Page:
The drop in fuel prices has come as a welcome relief to many Australians. But financial analysts are warning of possible consequences that may not be so palatable.

 

As the price of oil plummets more people (around the globe) become more willing to buy it. For other energy industries this becomes a problem. They can drop their own prices, to become competitive; or wait it out, take the loss, and hope for oil prices to rebound soon. Either way it means significant losses for these energy providers, at least in the short term.

For Australia this is concerning as Australia is a net exporter of gas.

Gas and oil prices track one another closely. So natural gas exporters like Origin, Woodside, and Santos will be having some awkward meetings with shareholders and revising their budgets for future years.

Less money coming into an LNG company means less to spend on future projects. Oil and gas exploration has shrunk noticeably in the last year. Less revenue will only act as a disincentive for further exploration.

Less exploration means less gas in the future. So as the price per barrel begins to climb again prices at the bowser will skyrocket as consumers compete for fewer energy options.

More pressingly, cheaper oil prices is damning news for the federal government. As oil prices drop so too does the revenue from petrol and other taxes associated with the use of energy and transportation. This forecast revenue (already factored into the federal budget) is now no longer there; and the shortfall must be made up elsewhere if the government is to meet its goals.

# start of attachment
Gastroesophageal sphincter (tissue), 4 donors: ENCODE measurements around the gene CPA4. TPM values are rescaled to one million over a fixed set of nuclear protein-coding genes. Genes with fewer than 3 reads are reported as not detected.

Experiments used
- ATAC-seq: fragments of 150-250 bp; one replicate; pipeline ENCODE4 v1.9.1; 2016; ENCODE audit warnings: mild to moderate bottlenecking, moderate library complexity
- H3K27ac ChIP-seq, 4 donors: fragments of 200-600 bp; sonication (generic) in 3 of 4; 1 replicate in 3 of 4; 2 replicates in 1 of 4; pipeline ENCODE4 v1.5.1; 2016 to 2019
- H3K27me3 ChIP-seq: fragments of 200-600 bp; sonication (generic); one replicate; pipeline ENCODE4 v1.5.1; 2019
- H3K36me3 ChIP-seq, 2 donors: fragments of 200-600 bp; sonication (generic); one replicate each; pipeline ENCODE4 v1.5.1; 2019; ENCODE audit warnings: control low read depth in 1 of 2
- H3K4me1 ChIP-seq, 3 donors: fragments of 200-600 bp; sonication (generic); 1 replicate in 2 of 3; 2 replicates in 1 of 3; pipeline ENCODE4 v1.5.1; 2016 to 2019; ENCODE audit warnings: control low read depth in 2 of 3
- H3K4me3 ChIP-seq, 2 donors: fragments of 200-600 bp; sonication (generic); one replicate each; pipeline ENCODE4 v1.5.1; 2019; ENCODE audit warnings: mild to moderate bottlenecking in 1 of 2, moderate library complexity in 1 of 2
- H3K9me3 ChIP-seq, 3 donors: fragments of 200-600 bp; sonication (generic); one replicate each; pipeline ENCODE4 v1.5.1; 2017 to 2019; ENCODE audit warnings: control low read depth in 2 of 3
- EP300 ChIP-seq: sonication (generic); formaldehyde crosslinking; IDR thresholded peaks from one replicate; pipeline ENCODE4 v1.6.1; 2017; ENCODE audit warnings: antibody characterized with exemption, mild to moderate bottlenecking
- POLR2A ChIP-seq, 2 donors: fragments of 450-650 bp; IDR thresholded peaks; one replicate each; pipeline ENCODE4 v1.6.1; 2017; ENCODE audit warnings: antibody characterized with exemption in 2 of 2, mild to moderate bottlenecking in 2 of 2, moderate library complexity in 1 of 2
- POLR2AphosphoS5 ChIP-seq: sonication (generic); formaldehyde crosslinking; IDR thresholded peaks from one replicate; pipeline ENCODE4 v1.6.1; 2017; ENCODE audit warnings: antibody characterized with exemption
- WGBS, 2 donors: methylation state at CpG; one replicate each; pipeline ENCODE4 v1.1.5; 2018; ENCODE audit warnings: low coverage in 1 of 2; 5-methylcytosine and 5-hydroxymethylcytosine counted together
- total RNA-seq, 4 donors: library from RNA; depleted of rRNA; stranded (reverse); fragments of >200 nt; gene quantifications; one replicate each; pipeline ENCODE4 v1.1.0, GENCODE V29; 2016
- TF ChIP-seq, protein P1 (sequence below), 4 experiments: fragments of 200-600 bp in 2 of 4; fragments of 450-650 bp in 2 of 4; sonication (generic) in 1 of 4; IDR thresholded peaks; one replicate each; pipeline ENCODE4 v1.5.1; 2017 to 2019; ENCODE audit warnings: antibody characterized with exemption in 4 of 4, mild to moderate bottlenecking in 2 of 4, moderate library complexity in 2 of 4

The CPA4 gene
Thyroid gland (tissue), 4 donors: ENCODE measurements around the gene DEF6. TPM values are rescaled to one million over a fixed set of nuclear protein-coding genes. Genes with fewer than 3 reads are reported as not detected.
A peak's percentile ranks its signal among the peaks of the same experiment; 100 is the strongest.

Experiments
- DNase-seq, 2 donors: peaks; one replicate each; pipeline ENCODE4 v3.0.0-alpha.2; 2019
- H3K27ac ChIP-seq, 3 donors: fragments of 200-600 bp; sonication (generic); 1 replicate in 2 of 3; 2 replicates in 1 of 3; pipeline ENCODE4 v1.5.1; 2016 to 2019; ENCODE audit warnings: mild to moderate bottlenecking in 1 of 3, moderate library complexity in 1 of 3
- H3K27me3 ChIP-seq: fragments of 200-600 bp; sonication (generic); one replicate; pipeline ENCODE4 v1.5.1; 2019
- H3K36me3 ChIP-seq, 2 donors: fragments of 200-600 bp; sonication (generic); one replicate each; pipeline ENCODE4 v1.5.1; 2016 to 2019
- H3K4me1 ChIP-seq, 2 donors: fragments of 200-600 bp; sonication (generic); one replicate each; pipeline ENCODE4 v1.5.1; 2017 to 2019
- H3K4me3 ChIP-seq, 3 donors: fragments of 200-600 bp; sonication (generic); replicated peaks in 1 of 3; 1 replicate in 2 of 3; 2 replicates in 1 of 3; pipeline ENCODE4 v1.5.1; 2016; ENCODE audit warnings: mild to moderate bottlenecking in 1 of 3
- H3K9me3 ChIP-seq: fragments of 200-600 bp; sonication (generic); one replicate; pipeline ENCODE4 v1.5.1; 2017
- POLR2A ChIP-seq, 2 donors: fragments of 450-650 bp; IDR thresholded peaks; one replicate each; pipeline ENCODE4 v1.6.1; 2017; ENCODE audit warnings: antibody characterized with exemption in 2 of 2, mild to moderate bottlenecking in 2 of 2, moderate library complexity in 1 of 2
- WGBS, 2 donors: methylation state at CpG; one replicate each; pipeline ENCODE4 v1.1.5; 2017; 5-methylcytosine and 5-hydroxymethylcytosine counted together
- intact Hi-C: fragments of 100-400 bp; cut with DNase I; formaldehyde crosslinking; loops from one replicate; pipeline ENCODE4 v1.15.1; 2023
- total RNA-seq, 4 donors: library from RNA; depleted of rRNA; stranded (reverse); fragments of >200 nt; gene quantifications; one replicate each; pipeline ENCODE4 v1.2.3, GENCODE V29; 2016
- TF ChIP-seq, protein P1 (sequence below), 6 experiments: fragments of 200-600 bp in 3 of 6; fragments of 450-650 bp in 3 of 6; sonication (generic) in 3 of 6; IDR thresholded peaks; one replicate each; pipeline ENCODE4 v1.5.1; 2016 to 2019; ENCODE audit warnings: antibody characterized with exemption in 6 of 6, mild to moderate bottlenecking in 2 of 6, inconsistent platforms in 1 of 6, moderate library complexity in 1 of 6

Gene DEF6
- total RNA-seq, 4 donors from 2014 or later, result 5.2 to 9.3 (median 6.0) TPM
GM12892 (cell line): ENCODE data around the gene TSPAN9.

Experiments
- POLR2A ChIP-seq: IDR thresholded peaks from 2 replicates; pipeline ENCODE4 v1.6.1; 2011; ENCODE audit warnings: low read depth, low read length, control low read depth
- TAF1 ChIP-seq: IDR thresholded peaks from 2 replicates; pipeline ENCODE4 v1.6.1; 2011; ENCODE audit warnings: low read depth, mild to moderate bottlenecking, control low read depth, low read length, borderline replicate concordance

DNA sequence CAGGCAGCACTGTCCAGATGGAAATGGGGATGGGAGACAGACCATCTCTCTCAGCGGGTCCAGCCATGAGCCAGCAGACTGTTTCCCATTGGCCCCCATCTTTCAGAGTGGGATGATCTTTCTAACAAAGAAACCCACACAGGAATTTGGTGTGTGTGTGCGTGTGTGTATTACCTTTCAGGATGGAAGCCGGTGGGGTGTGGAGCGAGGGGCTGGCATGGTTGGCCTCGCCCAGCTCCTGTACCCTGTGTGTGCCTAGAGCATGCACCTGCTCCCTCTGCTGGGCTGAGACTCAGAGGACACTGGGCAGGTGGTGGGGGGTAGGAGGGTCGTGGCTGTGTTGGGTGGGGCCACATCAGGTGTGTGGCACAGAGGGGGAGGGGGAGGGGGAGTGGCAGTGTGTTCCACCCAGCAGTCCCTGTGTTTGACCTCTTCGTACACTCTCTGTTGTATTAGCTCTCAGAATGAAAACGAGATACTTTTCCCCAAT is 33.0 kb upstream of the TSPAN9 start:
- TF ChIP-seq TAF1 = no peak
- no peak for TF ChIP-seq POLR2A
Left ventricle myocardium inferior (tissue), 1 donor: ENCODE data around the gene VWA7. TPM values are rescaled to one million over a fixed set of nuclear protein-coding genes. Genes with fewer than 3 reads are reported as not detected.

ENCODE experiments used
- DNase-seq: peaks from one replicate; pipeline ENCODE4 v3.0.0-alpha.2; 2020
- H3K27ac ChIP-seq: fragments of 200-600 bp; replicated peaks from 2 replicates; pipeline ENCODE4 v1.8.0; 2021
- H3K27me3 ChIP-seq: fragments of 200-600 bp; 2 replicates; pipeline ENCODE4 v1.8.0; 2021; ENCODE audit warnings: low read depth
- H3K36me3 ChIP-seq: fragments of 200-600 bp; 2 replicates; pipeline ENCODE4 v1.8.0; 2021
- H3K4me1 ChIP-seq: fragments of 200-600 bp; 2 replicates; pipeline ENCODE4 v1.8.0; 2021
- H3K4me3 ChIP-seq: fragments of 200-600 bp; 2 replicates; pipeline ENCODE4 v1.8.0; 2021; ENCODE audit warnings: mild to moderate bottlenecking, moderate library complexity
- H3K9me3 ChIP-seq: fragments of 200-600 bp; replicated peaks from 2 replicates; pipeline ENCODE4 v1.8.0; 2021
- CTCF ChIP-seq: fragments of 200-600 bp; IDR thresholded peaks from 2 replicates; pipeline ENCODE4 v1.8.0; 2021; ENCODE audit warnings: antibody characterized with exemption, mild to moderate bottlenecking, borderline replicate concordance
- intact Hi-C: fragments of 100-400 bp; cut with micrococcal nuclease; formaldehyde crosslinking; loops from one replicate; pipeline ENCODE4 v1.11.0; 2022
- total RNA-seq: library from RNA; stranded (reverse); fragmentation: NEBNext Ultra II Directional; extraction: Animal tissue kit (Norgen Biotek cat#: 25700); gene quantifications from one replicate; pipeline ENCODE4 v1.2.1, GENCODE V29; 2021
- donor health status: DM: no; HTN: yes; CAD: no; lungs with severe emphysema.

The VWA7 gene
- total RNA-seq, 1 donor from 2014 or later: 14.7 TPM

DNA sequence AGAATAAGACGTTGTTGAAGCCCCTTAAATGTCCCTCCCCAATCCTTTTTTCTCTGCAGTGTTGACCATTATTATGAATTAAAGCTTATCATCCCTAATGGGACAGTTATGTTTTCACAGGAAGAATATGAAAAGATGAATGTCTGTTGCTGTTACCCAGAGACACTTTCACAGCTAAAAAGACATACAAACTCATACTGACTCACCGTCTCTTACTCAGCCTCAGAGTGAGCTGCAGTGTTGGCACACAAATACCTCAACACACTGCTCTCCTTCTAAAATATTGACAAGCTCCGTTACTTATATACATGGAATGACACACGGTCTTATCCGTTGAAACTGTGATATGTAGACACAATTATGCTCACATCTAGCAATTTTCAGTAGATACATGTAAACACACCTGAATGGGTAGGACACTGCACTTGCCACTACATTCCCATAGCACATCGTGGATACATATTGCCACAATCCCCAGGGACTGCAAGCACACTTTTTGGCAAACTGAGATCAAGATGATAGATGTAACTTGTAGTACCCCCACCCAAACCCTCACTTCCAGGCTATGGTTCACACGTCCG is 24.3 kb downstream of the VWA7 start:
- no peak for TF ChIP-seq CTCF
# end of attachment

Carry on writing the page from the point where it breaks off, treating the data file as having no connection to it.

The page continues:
Another concern relates to the factors driving the drop in oil prices. Accusations have been made that the US and Saudi governments are conspiring to wage an energy war against Russia (the largest gas exporter in the world). If this is true then you can expect prices to skyrocket after the war. And you can expect some kind of retaliation by the Russian government.

But there are also murmurs that the drop in oil prices reflects a drop in worldwide consumer demand. If this is true then it reflects a slowing global economy. Europe, China, and Japan are already posting slower economic growth rates. Lower oil prices may act to boost growth rates, but it may also stand as a signpost of deflation.

Finally, as stated in a previous article, the profits from oil production and export are all that keep some country’s leaders in power. Saudi Arabia, United Arab Emirates, Kuwait, Iran, Mexico, Venezuela, Algeria, Brazil, Nigeria, and Libya face uncertain times as plunging oil prices flow onto job cuts in their huge oil industries.

These job cuts, to varying degrees, will result in social and political instability. This instability will have far reaching consequences.

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